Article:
Minister Naledi Pandor was at the Chinese Embassy in Pretoria, while Minister Blade Nzimande paid tribute at the Consulate in Cape Town.
Pretoria – Cabinet ministers and other politicians have toured Chinese diplomatic missions in South Africa, to express condolences and words of solidarity following the death of
Jiang, who became China’s leader in 1989, died last week at the age of 96.
Minister of International Relations and Co-operation (Dirco) Dr Naledi Pandor has visited the Chinese Embassy in Pretoria. She signed the book of condolences and interacted with Chinese Ambassador to South Africa, Chen Xiaodong.
“On behalf of the government and people of South Africa I express the deepest condolences to the government and people of the People’s Republic of China, on the passing of the former Chinese president Jiang Zemin,” said Pandor.
“This was an iconic leader and political, a role model who spearheaded your great country on a positive growth path. Former president Jiang will be primarily remembered as a renowned thinker and statesman who led the session of South Africa-China Bi-national Commission in 2001 which bolstered the cordial co-operation between our two countries.
“Our sympathy goes to his family and the country during this difficult time of mourning.”
Flags across the Asian nation, and at Chinese diplomatic missions across the world, have been flying at half-mast, in honour of the former leader who passed away on November 30.
Former president Thabo Mbeki also visited the Chinese Embassy in Pretoria, where he left a heartfelt message for the government and people of China.
Meanwhile, Minister of Higher Education, Science and Innovation, Dr Blade Nzimande, visited the Chinese Consulate in Newlands, Cape Town where he also signed a book of condolence.
“My condolences on the passing away of comrade Jiang Zemin, the former general secretary of the Communist Party of China and former president of the People’s Republic of China. I happened to have the honour to meet comrade Jiang Zemin on three occasions, in 1991 and in 1996 in Beijing, and also when he paid a State Visit to South Africa,” said Nzimande.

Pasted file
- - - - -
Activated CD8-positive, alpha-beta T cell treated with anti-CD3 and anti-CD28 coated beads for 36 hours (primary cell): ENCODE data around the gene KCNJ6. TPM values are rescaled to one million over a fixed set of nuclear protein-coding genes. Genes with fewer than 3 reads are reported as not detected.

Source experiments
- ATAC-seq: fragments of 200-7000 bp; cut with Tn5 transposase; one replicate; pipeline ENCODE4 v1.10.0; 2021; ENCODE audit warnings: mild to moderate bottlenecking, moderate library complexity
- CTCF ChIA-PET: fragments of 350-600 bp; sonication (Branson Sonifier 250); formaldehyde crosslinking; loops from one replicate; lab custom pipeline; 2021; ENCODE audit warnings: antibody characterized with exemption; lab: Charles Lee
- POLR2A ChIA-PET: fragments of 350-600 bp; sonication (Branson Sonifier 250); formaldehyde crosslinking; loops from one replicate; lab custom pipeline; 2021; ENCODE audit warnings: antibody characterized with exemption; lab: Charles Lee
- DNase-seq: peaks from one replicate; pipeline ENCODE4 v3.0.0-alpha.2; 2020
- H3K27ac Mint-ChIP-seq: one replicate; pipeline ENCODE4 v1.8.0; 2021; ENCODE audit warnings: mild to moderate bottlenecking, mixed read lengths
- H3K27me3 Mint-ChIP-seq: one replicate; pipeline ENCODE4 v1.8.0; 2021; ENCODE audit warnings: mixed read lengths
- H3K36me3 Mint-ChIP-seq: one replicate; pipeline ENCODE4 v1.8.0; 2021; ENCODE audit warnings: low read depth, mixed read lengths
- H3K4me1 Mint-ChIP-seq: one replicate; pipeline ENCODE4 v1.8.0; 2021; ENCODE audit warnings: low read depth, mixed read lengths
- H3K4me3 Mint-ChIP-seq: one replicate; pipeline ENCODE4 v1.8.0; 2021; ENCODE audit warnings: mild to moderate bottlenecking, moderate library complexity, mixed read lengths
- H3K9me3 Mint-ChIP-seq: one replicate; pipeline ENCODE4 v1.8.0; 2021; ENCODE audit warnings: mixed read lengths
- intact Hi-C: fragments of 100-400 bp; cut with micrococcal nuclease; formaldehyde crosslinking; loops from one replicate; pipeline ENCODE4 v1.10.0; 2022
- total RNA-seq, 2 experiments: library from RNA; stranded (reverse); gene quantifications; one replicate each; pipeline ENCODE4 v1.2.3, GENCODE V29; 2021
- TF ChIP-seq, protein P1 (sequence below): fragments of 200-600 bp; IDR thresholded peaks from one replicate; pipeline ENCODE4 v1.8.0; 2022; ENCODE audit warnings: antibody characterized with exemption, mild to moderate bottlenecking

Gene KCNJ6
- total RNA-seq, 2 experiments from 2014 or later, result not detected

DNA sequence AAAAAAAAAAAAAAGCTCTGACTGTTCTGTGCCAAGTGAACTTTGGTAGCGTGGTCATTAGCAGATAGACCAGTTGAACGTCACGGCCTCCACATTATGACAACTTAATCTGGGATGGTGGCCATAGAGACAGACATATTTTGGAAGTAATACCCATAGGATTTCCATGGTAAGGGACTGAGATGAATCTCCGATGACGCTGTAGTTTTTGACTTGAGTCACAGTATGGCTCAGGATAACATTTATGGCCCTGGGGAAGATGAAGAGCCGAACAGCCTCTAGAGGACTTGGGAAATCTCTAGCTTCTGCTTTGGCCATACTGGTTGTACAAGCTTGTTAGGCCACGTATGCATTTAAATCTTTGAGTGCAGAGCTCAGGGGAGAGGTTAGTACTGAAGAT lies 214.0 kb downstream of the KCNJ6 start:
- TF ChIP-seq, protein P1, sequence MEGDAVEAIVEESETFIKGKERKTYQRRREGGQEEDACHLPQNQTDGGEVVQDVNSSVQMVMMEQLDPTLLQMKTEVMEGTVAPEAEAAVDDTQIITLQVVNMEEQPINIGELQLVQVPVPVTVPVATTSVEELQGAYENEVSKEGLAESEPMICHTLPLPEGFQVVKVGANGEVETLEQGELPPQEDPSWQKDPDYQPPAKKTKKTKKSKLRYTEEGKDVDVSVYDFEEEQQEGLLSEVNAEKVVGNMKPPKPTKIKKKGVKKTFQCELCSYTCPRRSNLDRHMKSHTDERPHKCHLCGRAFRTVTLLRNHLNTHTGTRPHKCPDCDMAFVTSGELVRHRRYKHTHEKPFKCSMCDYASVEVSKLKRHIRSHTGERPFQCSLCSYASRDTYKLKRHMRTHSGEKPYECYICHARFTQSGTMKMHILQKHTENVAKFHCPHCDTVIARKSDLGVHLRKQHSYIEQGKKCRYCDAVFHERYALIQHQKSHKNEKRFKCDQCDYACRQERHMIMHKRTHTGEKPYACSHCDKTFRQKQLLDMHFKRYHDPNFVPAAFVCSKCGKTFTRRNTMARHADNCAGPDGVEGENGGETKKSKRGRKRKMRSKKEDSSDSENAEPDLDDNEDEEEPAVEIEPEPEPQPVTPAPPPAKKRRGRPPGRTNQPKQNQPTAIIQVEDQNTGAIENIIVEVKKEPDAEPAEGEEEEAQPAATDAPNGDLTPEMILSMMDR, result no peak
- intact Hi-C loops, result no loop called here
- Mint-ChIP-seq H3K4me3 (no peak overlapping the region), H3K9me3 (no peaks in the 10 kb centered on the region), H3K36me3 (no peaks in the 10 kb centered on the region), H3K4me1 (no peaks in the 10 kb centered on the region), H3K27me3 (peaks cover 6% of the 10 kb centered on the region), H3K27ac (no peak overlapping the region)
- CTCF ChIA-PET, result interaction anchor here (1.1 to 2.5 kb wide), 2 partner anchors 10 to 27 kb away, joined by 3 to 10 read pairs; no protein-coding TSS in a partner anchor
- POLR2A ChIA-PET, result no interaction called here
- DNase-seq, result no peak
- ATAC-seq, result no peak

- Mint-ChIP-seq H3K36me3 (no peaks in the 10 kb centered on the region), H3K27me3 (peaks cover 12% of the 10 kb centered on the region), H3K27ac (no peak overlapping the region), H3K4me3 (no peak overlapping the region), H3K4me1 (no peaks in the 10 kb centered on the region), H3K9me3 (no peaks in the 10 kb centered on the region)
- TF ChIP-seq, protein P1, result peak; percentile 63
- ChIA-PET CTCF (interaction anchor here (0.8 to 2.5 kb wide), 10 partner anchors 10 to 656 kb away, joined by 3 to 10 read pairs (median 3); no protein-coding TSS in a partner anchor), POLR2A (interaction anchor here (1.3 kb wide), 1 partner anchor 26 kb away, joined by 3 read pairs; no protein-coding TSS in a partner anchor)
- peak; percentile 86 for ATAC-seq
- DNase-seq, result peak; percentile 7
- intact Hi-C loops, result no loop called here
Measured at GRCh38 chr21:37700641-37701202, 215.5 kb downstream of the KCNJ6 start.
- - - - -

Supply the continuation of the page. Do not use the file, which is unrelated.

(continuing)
“A real, great friend of South Africa, a true supporter of our cause for liberation. When the ANC and the SACP were unbanned in 1990, he used that occasion to further deepen relations between the Communist Party of China and the ANC and the SACP.
“In fact, the first time I met comrade Jiang Zemin in Beijing, it was in 1991 when he also met the leader of our SACP delegation, the late Raymond Mhlaba who was charged together with Nelson Mandela in the Rivonia Trial.”
Nzimande told reporters in Cape Town that he had come to express “most sincere condolences” at the consulate.
“We have come to express our most sincere condolences to the Communist Party of China, to the government of China, and to the Chinese people generally. As South Africa we say we have lost a true friend,” said the former general secretary of the South African Communist Party.
On Tuesday, Chinese President and general secretary of the Communist Party of China, Xi Jinping addresses a memorial meeting for Jiang, held in the Great Hall of the People in Beijing.
Earlier this year, Chinese Consul-General in Joburg, Tang Zhongdong commended the unparalleled ties between China and South Africa, highlighting that China has been South Africa’s biggest trading partner for over a decade, and the economic ties have doubled despite the Covid-19 pandemic.
“China has been the largest trading partner of South Africa for 13 consecutive years and the trade between the two countries has risen to $54.1 billion (R9.4 trillion) last year, which is the highest in history.”
Tang said in 2019, the trade between South Africa and China was around $25bn, but has doubled even amidst the Covid-19 pandemic.
“South Africa has exported to China goods worth about $33bn,” he added.